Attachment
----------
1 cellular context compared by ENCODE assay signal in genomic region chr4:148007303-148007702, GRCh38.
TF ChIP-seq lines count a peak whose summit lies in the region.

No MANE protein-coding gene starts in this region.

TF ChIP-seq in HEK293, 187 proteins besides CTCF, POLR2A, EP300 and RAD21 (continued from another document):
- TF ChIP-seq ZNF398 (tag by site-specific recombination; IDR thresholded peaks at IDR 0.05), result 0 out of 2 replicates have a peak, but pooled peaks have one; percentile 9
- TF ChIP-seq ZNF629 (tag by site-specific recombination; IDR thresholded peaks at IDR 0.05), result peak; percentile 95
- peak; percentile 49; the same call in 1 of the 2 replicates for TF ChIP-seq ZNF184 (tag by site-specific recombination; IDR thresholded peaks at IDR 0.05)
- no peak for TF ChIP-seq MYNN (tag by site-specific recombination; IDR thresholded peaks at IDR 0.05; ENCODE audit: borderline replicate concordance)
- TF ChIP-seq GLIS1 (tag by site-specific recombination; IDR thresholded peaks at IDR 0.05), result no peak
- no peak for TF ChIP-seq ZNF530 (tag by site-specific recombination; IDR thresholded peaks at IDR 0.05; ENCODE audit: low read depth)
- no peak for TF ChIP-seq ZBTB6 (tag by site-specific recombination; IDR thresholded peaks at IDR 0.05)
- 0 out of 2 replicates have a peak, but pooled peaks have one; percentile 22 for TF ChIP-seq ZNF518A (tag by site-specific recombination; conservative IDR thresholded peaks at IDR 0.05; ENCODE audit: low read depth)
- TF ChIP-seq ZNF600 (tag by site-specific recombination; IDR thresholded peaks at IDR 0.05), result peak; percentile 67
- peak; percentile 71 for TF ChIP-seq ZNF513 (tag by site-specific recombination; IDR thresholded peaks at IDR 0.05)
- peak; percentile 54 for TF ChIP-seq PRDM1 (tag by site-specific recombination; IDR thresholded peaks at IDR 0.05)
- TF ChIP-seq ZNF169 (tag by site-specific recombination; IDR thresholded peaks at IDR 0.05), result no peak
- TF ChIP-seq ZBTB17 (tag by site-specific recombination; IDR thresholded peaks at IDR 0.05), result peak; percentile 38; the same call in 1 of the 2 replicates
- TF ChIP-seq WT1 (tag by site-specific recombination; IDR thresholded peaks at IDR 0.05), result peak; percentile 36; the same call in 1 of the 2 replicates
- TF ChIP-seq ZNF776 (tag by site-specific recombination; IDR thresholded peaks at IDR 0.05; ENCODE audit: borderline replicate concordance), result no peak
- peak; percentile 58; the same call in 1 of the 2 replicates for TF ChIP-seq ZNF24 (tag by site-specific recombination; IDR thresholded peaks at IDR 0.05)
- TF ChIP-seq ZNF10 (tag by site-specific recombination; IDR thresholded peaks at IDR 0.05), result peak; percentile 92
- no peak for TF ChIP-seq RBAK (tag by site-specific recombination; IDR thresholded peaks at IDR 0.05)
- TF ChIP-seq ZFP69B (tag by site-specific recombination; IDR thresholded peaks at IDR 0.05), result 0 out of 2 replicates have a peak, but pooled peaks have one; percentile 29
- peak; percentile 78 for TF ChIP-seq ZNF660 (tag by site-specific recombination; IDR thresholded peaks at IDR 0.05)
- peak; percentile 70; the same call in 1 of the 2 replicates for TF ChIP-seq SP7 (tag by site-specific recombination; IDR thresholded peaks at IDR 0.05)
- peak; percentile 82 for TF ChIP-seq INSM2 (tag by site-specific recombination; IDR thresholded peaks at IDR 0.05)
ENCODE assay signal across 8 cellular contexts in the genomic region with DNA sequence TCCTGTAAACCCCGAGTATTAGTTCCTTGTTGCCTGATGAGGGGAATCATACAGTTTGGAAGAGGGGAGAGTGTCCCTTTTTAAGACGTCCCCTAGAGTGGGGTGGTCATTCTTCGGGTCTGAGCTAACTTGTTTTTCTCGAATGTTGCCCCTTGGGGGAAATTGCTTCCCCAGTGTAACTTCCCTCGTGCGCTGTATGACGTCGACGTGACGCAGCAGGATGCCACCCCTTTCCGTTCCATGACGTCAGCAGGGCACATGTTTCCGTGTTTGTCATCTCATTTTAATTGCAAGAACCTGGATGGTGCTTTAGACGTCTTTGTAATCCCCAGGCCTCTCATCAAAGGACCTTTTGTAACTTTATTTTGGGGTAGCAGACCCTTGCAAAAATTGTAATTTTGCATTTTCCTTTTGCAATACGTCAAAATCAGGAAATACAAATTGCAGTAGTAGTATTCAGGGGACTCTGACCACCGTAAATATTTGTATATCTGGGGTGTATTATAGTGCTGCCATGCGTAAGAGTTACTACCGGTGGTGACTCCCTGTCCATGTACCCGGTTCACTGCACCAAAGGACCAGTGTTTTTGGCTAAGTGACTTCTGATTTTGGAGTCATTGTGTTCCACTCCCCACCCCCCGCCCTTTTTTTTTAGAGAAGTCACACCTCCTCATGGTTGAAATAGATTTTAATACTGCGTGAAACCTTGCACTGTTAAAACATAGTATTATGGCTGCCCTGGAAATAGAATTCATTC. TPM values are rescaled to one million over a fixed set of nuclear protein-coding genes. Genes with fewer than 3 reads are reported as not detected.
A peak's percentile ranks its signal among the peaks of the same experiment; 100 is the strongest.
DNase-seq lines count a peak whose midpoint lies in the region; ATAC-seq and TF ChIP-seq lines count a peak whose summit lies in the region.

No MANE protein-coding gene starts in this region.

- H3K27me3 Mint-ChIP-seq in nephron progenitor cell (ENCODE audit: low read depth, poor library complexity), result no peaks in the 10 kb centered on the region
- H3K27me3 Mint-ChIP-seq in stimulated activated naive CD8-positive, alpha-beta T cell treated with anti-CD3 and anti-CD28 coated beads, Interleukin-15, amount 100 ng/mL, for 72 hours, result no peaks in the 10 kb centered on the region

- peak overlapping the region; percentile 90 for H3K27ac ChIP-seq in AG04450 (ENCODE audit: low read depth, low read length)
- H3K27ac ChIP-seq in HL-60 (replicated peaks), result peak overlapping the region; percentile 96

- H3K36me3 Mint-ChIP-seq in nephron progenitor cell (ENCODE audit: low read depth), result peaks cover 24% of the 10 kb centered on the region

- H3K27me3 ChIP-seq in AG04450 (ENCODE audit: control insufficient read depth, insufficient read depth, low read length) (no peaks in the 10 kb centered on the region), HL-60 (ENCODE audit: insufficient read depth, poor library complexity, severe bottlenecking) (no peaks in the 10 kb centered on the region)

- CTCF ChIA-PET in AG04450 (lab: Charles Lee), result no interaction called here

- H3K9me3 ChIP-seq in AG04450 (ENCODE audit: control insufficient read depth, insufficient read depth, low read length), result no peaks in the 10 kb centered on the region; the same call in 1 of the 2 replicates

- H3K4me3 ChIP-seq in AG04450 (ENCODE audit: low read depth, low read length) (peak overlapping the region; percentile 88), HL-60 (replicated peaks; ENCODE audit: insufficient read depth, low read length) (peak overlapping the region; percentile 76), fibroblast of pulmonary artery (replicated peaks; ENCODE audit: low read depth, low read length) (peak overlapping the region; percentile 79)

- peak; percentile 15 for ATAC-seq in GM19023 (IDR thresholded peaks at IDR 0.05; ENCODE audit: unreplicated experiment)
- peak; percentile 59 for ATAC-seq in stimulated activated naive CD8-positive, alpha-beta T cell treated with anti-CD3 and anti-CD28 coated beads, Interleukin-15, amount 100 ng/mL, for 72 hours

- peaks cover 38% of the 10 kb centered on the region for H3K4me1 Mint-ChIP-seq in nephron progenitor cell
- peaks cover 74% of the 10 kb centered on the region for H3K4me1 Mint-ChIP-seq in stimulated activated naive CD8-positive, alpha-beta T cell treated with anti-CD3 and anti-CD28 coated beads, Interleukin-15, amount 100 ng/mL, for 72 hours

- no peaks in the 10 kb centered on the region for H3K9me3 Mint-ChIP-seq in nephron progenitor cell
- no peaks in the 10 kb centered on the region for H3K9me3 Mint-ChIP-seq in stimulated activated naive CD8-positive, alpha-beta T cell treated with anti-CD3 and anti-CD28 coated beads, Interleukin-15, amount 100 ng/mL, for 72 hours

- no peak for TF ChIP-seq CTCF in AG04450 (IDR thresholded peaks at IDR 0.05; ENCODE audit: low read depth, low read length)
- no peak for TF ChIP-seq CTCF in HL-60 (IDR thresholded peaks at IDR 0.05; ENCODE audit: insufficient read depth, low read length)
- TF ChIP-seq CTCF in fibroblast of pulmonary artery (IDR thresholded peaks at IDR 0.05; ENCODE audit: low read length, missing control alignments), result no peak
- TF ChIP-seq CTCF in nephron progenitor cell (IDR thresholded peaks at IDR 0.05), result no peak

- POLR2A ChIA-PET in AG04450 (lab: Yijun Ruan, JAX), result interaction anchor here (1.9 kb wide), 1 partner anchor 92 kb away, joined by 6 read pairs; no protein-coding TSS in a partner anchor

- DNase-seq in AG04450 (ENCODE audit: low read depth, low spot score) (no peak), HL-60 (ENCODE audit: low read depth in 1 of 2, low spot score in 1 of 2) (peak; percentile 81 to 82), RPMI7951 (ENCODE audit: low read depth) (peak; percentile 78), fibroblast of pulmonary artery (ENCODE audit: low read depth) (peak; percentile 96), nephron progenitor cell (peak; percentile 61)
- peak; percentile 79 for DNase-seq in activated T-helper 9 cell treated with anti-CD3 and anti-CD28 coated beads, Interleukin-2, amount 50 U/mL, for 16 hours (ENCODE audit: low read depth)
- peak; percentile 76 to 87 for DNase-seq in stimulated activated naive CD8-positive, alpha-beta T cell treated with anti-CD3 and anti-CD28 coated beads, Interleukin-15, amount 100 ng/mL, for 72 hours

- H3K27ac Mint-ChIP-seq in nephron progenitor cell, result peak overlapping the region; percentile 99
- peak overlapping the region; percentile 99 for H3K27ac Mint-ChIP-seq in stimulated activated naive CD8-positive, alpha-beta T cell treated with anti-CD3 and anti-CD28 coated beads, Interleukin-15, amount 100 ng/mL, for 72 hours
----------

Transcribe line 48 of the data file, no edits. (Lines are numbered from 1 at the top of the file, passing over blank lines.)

- TF ChIP-seq CTCF in fibroblast of pulmonary artery (IDR thresholded peaks at IDR 0.05; ENCODE audit: low read length, missing control alignments), result no peak